The ecology of tick-transmitted infections in the redwood chipmunk (Tamias ochrogenys)

Janet E. Foley, Nathan C Nieto

Research output: Contribution to journalArticle

7 Citations (Scopus)

Abstract

The redwood chipmunk contributes to the maintenance of tick-borne diseases in northern California. The range of redwood chipmunks overlaps that of western black-legged ticks and tick-borne disease, including granulocytic anaplasmosis and Lyme borreliosis. Chipmunks have high Anaplasma phagocytophilum PCR- and seroprevalence, are infested with a diversity of Ixodes spp. ticks, and are reservoir competent for Borrelia burgdorferi. We hypothesized that chipmunks could maintain tick-borne disease on the forest floor while also potentially bridging infection to arboreal sciurids as well. We used radio-telemetry to evaluate chipmunk movement and use of trees, characterized burrows, described prevalence of tick-borne disease, and identified ticks on these chipmunks. A total of 192 chipmunks from Hendy Woods, Mendocino County, California, USA, was evaluated between November 2005 and April 2009. The mean density was 2.26-5.8chipmunks/ha. The longest detected life span was 3 years. Female weights ranged from 80 to 120g and males from 80 to 180g. The A. phagocytophilum and Borrelia spp. seroprevalence was 21.4% and 24.7%, respectively, and PCR prevalence for these pathogens was 10.6% and 0%, respectively. Ixodes spp. ticks included I. angustus, I. ochotonae, I. pacificus, and I. spinipalpis. The mean infestation level was 0.92 ticks/chipmunk. Based on telemetry of 11 chipmunks, the greatest distance traveled ranged from 0.14 to 0.63km for females and 0.1-1.26km for males. Areas occupied by chipmunks ranged from 0.005 to 0.24km 2 for females and 0.006-0.73km 2 for males. On 3 occasions, chipmunks were found in trees. Burrows were identified under a moss-covered redwood log, deep under a live redwood tree, under a Douglas fir log, in a clump of huckleberry, in a root collection from an overturned Douglas fir tree, and in a cluster of exposed huckleberry roots. The biology of the redwood chipmunk has multiple features that allow it to be an important reservoir host for tick-borne disease in northwestern California.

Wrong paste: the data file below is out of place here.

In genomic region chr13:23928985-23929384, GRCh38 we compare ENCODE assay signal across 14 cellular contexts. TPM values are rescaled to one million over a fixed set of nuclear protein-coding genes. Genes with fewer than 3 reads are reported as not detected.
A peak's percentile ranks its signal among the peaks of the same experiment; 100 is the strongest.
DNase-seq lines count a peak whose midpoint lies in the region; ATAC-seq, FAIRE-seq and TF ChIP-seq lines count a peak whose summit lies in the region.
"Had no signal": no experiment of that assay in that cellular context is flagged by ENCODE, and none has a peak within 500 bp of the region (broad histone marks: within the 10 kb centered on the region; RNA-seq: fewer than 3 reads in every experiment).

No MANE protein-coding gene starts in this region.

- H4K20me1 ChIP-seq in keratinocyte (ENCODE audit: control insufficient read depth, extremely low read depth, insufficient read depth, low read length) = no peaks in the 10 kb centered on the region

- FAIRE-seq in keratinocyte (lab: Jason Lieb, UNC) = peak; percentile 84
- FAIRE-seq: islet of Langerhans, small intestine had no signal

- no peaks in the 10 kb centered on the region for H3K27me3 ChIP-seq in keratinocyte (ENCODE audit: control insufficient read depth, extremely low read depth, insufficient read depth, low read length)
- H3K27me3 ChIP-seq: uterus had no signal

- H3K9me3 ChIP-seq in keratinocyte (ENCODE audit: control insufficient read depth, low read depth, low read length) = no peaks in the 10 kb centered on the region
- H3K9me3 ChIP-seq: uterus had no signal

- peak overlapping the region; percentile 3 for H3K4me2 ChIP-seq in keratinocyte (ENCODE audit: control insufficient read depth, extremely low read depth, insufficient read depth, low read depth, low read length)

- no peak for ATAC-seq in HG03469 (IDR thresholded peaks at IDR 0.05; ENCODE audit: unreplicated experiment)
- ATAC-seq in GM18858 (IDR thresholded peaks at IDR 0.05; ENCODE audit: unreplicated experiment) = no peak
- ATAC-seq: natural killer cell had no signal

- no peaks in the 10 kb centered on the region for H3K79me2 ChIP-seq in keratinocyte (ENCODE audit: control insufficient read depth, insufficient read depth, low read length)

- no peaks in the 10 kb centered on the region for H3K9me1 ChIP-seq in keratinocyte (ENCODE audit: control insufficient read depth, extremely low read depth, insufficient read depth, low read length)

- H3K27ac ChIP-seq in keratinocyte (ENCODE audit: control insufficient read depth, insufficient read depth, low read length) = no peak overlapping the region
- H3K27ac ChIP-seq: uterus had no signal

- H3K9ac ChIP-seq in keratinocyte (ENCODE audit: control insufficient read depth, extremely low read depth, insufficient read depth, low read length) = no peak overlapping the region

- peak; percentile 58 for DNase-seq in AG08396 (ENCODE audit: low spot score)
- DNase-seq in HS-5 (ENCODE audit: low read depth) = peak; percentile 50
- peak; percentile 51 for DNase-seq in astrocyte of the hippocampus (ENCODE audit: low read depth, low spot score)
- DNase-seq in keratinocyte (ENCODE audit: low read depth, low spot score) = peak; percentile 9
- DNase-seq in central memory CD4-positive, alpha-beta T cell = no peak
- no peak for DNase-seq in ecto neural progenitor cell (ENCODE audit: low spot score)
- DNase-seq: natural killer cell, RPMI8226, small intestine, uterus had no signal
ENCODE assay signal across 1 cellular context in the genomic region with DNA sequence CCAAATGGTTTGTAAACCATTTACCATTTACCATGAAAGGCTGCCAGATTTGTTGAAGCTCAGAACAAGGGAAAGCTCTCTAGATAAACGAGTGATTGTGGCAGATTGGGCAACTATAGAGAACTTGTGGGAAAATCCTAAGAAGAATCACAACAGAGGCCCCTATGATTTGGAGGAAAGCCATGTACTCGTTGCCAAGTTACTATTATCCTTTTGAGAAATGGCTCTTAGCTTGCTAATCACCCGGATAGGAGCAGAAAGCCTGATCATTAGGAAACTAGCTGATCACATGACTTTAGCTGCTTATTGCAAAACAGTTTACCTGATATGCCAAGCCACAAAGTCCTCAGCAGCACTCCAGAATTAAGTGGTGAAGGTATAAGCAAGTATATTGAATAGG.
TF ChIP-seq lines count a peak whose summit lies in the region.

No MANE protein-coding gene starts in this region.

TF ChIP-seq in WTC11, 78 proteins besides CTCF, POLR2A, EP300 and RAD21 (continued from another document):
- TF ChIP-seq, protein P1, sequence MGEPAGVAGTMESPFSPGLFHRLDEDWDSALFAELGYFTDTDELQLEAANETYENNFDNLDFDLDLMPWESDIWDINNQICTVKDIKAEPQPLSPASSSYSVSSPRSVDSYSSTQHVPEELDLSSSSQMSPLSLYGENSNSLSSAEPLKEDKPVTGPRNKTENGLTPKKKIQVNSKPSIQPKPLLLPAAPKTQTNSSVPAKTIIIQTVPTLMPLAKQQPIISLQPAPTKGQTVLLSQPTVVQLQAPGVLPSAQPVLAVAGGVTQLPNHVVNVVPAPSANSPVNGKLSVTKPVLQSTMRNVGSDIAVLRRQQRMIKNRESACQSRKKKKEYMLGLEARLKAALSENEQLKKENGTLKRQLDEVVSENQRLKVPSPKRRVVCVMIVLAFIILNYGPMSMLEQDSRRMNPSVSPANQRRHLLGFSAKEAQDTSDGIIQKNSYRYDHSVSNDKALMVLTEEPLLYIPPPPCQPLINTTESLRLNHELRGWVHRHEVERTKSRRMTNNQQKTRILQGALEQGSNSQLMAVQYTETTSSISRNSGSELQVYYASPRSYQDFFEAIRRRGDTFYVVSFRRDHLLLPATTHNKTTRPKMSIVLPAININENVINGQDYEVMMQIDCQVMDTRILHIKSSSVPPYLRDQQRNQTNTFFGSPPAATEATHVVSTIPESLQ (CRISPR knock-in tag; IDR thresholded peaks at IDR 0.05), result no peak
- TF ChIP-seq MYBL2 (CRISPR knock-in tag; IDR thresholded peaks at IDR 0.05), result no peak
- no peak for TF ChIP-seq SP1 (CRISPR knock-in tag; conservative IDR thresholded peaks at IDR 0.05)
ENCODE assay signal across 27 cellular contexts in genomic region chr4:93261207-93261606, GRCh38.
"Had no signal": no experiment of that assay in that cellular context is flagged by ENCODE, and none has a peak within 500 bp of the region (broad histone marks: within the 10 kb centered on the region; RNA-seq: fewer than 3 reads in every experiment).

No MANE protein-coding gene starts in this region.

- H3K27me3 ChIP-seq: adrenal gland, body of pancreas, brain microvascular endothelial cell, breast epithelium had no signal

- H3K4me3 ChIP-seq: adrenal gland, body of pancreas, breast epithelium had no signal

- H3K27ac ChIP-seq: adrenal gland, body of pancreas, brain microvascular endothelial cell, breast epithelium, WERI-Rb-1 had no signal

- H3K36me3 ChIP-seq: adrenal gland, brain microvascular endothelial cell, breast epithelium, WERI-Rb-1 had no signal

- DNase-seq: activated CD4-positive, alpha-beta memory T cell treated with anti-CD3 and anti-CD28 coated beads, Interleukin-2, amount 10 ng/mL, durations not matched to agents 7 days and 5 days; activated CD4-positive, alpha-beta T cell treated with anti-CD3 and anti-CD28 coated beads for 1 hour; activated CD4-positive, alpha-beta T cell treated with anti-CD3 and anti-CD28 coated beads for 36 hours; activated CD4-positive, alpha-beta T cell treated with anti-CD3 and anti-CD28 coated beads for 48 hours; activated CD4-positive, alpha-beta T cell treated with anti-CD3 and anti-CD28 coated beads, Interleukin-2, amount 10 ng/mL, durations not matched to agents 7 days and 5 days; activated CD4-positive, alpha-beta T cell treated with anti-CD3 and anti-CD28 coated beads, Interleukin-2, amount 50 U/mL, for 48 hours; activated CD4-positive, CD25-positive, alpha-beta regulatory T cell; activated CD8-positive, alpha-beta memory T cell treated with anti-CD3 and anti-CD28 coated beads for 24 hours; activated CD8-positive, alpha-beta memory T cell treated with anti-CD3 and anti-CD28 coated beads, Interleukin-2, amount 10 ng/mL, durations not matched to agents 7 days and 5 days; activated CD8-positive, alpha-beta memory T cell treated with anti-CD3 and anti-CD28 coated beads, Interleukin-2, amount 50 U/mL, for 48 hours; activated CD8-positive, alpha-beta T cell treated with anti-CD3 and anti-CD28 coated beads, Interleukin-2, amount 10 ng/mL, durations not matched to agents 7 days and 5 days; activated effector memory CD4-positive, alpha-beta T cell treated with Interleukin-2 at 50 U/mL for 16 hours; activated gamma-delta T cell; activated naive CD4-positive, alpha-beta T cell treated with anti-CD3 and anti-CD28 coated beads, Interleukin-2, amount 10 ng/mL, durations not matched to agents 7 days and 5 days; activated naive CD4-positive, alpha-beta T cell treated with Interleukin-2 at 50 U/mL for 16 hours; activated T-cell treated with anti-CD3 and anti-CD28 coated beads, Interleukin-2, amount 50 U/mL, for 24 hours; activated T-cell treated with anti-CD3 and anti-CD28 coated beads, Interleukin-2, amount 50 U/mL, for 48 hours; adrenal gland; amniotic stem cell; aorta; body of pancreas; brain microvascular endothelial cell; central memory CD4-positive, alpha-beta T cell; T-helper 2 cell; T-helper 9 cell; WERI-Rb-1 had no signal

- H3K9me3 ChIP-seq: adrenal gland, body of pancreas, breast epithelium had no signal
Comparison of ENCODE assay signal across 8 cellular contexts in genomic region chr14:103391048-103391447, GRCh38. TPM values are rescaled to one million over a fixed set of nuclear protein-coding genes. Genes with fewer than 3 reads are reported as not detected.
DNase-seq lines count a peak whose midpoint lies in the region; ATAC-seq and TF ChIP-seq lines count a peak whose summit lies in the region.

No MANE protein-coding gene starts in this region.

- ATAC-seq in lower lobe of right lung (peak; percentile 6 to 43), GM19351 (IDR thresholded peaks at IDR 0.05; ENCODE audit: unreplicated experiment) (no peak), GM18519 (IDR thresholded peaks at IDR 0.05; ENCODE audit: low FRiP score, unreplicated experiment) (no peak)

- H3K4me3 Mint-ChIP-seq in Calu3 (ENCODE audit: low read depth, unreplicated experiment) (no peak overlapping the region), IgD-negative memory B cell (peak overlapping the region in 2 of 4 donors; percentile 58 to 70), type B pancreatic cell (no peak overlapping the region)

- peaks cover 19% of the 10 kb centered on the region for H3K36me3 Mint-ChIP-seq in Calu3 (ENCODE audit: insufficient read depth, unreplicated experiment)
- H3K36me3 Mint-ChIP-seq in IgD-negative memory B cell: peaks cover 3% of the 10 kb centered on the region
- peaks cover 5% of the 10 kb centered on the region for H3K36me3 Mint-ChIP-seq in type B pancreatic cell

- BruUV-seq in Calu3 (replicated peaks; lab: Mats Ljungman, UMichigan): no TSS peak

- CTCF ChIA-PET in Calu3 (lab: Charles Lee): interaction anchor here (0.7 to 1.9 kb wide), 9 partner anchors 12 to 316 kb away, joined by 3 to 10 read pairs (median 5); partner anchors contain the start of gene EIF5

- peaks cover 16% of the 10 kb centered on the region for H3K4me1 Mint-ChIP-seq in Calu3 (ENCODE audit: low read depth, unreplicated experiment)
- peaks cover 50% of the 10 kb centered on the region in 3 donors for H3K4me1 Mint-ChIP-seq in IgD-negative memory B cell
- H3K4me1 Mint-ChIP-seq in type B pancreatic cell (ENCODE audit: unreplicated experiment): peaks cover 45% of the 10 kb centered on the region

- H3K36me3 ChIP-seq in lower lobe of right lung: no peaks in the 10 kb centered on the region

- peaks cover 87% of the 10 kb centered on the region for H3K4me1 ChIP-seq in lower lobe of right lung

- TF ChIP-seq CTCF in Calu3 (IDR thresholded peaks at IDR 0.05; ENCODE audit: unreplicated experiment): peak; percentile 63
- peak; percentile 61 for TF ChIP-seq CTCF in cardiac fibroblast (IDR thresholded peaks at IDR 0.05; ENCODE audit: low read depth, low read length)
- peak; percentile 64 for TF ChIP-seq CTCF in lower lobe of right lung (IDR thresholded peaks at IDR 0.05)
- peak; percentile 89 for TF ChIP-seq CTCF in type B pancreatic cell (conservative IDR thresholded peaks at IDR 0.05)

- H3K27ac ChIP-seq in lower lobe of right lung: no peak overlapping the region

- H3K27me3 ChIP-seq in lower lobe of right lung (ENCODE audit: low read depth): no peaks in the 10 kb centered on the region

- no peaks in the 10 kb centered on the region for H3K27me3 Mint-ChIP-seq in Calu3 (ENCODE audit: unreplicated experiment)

Original languageEnglish (US)
Pages (from-to)88-93
Number of pages6
JournalTicks and Tick-borne Diseases
Volume2
Issue number2
DOIs
StatePublished - Jun 2011
Externally publishedYes

Fingerprint

Sequoia
Sequoia sempervirens
Tamias
Sciuridae
Ticks
Ecology
ticks
ecology
Tick-Borne Diseases
tick-borne diseases
Infection
infection
Huckleberry Plant
Ixodes
Gaylussacia
Pseudotsuga
Ixodes pacificus
Anaplasma phagocytophilum
Telemetry
Seroepidemiologic Studies

Keywords

  • Anaplasma phagocytophilum
  • Borrelia burgdorferi sensu lato
  • Borrelia spp.
  • Relapsing fever
  • Reservoir
  • Rodent

ASJC Scopus subject areas

  • Infectious Diseases
  • Insect Science
  • Parasitology
  • Microbiology

Cite this

The ecology of tick-transmitted infections in the redwood chipmunk (Tamias ochrogenys). / Foley, Janet E.; Nieto, Nathan C.

In: Ticks and Tick-borne Diseases, Vol. 2, No. 2, 06.2011, p. 88-93.

Research output: Contribution to journalArticle

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